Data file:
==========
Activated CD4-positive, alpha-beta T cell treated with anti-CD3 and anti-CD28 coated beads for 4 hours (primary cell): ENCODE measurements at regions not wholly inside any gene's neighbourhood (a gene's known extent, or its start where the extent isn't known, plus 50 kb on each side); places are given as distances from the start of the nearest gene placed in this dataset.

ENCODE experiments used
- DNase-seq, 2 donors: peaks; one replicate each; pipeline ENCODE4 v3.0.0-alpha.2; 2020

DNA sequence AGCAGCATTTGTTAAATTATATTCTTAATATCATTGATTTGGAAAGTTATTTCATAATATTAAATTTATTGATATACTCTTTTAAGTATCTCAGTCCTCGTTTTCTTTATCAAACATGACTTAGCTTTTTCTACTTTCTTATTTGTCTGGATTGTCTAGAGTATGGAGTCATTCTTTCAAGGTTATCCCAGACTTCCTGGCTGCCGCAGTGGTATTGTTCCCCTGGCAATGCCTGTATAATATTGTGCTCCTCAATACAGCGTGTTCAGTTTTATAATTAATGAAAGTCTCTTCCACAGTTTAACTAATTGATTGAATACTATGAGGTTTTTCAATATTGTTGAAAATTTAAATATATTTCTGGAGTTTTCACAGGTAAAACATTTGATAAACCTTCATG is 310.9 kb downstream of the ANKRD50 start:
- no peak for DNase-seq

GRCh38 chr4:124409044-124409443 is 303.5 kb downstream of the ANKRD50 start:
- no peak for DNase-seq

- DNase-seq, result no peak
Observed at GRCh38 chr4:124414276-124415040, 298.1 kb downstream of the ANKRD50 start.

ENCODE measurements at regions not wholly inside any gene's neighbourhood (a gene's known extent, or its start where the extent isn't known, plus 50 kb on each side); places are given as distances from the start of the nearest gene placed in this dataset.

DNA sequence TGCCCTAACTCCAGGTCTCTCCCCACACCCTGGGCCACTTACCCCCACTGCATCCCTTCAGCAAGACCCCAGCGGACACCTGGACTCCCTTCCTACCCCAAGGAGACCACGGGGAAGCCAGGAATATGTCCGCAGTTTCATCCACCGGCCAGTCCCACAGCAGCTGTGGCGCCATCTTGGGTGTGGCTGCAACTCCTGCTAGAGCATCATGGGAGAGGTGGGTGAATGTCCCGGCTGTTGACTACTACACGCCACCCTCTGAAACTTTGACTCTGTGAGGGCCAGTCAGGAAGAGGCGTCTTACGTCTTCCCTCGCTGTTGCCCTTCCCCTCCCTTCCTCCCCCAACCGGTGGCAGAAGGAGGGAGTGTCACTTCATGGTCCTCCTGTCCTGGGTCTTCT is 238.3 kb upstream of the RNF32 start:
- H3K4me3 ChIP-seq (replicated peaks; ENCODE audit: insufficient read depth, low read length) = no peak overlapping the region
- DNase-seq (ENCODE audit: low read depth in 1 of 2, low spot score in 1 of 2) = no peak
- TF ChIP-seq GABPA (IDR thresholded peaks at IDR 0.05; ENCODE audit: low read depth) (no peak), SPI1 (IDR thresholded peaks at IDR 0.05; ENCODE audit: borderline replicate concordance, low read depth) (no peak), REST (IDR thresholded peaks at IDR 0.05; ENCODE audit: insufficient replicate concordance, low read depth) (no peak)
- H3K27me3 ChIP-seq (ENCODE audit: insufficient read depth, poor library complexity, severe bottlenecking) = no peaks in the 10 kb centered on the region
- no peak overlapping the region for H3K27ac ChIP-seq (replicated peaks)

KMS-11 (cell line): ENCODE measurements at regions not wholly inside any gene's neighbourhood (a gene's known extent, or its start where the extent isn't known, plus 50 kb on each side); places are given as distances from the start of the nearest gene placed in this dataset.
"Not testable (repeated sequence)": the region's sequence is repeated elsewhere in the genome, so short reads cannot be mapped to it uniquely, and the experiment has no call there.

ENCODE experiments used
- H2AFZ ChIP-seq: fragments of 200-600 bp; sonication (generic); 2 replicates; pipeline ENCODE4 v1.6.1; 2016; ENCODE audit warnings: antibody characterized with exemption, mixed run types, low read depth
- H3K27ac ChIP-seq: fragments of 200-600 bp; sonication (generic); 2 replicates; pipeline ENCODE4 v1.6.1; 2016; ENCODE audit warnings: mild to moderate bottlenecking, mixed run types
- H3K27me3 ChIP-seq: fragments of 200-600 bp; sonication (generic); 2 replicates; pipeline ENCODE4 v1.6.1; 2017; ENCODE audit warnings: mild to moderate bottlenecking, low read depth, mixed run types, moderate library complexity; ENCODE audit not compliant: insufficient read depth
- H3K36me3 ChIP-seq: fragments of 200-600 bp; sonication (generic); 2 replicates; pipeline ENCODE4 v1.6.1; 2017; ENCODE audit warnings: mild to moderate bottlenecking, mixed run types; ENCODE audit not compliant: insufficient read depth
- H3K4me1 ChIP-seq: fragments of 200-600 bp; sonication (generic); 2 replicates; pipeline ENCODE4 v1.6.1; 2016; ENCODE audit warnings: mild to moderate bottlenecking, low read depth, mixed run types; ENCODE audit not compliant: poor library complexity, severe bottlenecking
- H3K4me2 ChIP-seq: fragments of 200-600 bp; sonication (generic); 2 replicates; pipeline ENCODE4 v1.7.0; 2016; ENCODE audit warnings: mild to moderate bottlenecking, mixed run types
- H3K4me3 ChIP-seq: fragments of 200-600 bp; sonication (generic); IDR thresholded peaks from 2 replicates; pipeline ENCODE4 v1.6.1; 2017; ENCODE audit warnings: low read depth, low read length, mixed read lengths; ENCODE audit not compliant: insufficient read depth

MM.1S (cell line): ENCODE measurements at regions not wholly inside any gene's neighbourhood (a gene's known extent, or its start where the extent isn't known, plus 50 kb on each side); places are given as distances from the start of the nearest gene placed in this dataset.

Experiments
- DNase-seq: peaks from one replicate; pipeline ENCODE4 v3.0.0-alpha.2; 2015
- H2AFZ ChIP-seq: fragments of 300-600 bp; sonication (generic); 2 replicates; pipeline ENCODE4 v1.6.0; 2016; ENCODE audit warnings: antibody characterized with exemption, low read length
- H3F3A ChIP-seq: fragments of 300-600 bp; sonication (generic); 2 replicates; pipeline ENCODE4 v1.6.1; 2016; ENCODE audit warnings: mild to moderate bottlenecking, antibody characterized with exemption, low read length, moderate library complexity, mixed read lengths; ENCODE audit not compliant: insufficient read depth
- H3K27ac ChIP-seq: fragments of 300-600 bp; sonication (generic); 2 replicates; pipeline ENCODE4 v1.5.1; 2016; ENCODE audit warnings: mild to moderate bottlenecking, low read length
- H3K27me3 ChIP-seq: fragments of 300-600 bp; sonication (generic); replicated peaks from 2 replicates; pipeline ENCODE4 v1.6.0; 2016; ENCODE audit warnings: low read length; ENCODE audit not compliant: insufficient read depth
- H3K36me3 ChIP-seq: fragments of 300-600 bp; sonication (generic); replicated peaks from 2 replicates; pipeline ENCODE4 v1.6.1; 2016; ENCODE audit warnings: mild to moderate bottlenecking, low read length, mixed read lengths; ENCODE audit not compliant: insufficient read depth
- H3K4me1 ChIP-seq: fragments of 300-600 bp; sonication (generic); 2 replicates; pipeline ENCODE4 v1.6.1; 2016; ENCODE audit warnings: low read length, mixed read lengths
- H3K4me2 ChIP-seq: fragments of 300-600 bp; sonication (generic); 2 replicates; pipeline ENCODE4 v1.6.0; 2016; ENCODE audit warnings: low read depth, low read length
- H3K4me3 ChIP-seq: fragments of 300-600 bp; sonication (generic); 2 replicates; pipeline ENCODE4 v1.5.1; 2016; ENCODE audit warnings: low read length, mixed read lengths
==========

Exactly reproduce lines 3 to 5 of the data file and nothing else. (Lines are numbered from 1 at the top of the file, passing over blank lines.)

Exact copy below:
- DNase-seq, 2 donors: peaks; one replicate each; pipeline ENCODE4 v3.0.0-alpha.2; 2020

DNA sequence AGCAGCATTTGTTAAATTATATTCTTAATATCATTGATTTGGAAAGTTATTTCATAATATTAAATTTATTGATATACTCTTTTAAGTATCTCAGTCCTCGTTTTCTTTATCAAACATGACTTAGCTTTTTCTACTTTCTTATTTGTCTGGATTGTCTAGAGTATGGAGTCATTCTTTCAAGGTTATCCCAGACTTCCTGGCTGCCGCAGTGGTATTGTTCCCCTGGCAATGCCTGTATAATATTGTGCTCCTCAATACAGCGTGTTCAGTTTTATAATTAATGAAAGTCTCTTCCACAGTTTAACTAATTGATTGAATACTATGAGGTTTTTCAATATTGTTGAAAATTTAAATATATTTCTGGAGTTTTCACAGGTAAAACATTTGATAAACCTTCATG is 310.9 kb downstream of the ANKRD50 start:
- no peak for DNase-seq